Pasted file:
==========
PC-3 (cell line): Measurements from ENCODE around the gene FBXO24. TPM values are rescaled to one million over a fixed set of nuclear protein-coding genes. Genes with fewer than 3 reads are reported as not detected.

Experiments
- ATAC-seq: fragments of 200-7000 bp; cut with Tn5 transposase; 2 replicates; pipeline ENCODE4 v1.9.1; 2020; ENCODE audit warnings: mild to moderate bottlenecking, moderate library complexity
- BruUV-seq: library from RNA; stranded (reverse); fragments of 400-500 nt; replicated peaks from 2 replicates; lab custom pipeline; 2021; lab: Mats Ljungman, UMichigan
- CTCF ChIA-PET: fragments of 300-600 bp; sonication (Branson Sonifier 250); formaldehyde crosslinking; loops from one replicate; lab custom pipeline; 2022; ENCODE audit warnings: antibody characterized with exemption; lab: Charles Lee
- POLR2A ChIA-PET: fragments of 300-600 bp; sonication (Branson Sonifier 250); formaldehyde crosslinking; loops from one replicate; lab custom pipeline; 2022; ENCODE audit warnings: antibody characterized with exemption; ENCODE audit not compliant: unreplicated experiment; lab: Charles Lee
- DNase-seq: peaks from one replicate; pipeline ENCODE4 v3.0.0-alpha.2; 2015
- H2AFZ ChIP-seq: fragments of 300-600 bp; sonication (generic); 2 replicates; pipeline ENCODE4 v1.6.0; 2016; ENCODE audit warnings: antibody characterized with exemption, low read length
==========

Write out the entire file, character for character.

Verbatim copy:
PC-3 (cell line): Measurements from ENCODE around the gene FBXO24. TPM values are rescaled to one million over a fixed set of nuclear protein-coding genes. Genes with fewer than 3 reads are reported as not detected.

Experiments
- ATAC-seq: fragments of 200-7000 bp; cut with Tn5 transposase; 2 replicates; pipeline ENCODE4 v1.9.1; 2020; ENCODE audit warnings: mild to moderate bottlenecking, moderate library complexity
- BruUV-seq: library from RNA; stranded (reverse); fragments of 400-500 nt; replicated peaks from 2 replicates; lab custom pipeline; 2021; lab: Mats Ljungman, UMichigan
- CTCF ChIA-PET: fragments of 300-600 bp; sonication (Branson Sonifier 250); formaldehyde crosslinking; loops from one replicate; lab custom pipeline; 2022; ENCODE audit warnings: antibody characterized with exemption; lab: Charles Lee
- POLR2A ChIA-PET: fragments of 300-600 bp; sonication (Branson Sonifier 250); formaldehyde crosslinking; loops from one replicate; lab custom pipeline; 2022; ENCODE audit warnings: antibody characterized with exemption; ENCODE audit not compliant: unreplicated experiment; lab: Charles Lee
- DNase-seq: peaks from one replicate; pipeline ENCODE4 v3.0.0-alpha.2; 2015
- H2AFZ ChIP-seq: fragments of 300-600 bp; sonication (generic); 2 replicates; pipeline ENCODE4 v1.6.0; 2016; ENCODE audit warnings: antibody characterized with exemption, low read length